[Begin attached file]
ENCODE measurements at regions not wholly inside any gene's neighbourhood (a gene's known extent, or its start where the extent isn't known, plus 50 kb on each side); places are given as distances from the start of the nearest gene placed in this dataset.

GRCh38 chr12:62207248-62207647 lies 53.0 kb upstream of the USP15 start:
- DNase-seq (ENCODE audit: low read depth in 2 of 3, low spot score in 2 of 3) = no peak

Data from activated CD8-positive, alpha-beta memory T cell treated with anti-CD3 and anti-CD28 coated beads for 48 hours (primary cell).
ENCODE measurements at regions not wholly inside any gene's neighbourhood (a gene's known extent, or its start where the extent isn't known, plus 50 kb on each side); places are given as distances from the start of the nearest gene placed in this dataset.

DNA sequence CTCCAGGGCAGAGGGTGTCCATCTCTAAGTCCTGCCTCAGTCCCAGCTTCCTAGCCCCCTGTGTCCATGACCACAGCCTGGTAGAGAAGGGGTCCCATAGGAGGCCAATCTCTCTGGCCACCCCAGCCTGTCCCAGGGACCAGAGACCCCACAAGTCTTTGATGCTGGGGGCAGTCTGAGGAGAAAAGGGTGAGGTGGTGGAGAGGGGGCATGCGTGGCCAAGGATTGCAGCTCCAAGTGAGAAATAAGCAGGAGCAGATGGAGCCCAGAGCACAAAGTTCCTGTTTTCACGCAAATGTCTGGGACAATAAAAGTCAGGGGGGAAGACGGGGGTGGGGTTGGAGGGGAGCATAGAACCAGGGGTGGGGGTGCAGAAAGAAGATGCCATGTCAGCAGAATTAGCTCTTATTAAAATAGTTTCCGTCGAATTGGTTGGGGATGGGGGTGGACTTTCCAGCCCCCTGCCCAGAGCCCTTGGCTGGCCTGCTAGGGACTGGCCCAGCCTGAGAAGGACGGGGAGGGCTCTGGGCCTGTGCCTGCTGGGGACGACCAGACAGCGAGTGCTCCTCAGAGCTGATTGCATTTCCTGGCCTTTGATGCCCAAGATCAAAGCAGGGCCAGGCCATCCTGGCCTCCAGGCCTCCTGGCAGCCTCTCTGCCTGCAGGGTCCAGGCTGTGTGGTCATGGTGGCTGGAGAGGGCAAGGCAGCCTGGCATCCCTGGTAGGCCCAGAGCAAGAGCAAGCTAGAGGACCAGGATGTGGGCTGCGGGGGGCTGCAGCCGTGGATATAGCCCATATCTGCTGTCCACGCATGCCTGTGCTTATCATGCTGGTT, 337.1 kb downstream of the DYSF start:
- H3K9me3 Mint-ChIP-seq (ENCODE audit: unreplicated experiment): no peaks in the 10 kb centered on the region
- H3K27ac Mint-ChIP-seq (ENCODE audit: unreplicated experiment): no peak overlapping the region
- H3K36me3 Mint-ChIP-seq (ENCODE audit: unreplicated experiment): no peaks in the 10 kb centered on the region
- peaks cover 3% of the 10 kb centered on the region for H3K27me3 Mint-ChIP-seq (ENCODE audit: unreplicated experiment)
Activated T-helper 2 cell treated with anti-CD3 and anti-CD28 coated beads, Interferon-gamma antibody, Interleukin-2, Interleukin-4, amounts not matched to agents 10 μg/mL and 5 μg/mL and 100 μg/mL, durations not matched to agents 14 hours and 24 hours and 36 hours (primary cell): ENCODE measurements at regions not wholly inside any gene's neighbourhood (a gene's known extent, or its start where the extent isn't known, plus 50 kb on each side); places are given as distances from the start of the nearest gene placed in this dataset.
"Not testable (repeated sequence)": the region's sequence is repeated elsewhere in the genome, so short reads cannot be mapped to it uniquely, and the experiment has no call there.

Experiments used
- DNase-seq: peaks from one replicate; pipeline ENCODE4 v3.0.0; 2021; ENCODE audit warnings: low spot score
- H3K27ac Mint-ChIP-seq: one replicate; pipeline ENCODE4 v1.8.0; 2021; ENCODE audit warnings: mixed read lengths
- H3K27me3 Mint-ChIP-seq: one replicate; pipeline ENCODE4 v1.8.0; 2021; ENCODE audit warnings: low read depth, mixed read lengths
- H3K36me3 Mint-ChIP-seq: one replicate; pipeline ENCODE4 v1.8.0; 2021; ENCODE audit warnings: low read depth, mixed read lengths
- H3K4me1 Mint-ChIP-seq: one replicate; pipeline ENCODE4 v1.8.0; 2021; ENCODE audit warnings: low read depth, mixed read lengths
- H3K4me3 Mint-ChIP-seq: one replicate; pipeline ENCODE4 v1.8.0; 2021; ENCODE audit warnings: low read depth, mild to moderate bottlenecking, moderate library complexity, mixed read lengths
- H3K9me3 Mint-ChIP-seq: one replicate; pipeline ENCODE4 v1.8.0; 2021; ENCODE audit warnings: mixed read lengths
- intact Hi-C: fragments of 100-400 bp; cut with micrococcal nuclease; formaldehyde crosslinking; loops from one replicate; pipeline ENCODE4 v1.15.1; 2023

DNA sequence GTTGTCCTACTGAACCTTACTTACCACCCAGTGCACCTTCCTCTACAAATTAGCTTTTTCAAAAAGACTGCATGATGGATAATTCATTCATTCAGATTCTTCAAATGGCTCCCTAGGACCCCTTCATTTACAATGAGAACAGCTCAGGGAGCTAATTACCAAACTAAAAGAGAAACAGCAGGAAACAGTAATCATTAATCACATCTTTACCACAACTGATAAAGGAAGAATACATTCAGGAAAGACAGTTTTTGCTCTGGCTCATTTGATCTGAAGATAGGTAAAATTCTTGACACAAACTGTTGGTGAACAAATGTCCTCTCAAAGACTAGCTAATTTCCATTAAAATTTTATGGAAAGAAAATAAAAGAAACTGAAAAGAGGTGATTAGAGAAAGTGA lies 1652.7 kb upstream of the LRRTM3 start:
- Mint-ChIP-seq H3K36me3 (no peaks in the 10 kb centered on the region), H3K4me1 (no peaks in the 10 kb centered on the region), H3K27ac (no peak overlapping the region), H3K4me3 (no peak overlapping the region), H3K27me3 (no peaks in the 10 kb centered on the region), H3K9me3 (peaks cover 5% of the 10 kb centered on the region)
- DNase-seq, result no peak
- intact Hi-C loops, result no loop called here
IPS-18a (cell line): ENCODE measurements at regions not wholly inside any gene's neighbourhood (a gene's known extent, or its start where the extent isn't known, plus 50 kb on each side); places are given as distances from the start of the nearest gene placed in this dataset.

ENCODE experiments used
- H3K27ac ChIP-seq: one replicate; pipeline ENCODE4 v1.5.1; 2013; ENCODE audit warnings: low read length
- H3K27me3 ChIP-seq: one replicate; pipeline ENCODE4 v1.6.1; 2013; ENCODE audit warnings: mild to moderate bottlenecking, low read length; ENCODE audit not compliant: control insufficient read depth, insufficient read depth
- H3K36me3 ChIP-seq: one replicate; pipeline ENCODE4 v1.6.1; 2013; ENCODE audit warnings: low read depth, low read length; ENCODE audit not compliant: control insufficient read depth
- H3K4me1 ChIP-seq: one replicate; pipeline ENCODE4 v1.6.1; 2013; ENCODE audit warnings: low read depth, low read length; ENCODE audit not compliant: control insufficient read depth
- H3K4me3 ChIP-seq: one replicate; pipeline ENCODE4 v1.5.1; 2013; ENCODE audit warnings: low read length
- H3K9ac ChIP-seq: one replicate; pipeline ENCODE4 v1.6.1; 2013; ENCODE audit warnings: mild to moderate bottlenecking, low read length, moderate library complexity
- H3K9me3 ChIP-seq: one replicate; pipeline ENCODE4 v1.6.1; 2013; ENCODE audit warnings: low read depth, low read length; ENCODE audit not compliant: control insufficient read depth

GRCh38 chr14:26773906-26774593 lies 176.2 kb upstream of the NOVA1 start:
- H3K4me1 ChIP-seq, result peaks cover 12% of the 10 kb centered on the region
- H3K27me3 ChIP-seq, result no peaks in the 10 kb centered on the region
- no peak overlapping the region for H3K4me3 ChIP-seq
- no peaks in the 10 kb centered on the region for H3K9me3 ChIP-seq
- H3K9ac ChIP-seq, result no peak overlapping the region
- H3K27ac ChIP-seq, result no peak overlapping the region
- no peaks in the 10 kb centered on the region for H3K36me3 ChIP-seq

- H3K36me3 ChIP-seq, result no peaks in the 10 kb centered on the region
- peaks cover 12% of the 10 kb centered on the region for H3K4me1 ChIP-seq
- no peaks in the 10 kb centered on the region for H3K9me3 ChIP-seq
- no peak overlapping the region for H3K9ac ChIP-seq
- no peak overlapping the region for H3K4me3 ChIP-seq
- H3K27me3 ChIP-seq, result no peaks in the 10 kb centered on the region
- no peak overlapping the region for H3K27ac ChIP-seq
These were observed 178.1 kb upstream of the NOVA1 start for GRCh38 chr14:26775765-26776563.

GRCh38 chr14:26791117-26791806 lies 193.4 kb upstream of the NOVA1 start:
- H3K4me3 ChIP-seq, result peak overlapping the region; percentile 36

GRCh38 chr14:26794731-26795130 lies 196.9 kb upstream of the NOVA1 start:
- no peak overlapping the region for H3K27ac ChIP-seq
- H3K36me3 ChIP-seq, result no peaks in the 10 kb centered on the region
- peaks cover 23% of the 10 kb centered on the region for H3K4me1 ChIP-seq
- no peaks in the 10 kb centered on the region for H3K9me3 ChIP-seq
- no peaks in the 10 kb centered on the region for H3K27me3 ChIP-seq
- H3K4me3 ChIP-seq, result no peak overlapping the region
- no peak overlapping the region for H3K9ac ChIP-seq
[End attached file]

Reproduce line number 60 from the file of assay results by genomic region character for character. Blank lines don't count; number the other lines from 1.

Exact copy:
- no peak overlapping the region for H3K9ac ChIP-seq